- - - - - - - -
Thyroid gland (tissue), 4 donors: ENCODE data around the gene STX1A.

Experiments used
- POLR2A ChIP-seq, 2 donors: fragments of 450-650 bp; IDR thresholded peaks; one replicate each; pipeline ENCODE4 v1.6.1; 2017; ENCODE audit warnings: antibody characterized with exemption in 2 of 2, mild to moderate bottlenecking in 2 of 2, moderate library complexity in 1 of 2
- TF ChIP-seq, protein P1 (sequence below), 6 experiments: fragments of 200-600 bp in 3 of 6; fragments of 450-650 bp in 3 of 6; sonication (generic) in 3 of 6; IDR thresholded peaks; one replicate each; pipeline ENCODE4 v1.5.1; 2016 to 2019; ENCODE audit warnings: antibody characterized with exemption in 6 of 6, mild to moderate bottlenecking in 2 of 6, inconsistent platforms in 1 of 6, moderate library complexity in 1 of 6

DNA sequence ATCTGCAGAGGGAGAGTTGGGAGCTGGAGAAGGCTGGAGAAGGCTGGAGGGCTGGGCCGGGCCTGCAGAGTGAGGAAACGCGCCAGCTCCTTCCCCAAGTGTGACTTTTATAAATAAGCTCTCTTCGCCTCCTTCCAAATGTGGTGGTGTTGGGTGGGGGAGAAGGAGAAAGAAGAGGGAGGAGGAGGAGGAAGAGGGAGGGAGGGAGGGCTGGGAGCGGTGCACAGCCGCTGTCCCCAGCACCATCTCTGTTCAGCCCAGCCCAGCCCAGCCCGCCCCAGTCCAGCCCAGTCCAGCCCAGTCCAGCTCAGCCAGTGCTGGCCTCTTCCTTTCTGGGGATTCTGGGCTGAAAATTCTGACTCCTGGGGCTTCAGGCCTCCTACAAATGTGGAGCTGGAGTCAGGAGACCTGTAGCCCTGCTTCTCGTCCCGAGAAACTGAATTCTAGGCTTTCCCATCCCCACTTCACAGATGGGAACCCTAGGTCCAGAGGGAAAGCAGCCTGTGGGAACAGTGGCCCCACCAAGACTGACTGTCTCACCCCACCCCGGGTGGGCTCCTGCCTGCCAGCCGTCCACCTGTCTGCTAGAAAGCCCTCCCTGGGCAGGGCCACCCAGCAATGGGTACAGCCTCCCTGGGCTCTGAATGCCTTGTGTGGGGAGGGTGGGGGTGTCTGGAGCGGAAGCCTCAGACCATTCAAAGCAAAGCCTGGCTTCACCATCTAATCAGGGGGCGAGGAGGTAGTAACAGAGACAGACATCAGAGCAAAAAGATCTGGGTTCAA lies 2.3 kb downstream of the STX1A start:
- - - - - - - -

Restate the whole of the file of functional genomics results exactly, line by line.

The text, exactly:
Thyroid gland (tissue), 4 donors: ENCODE data around the gene STX1A.

Experiments used
- POLR2A ChIP-seq, 2 donors: fragments of 450-650 bp; IDR thresholded peaks; one replicate each; pipeline ENCODE4 v1.6.1; 2017; ENCODE audit warnings: antibody characterized with exemption in 2 of 2, mild to moderate bottlenecking in 2 of 2, moderate library complexity in 1 of 2
- TF ChIP-seq, protein P1 (sequence below), 6 experiments: fragments of 200-600 bp in 3 of 6; fragments of 450-650 bp in 3 of 6; sonication (generic) in 3 of 6; IDR thresholded peaks; one replicate each; pipeline ENCODE4 v1.5.1; 2016 to 2019; ENCODE audit warnings: antibody characterized with exemption in 6 of 6, mild to moderate bottlenecking in 2 of 6, inconsistent platforms in 1 of 6, moderate library complexity in 1 of 6

DNA sequence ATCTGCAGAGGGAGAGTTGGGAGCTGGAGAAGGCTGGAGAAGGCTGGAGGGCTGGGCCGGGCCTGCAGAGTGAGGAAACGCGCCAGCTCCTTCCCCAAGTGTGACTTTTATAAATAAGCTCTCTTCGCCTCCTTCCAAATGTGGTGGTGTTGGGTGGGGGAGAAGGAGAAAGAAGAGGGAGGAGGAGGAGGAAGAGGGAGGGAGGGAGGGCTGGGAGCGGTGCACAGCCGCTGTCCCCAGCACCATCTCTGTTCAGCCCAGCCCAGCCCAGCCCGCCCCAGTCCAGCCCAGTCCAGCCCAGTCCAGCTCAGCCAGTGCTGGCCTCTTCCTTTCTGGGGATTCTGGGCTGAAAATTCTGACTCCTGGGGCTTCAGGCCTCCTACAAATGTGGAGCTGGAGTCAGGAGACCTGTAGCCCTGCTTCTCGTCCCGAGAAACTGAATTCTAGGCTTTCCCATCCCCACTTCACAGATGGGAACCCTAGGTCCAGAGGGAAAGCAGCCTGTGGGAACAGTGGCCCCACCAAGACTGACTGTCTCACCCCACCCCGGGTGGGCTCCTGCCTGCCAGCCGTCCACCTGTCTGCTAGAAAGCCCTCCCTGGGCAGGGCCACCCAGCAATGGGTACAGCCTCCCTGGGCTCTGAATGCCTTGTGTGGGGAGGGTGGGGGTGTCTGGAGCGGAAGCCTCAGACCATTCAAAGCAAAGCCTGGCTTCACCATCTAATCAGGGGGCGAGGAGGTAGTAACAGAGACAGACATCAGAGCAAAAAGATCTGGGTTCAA lies 2.3 kb downstream of the STX1A start: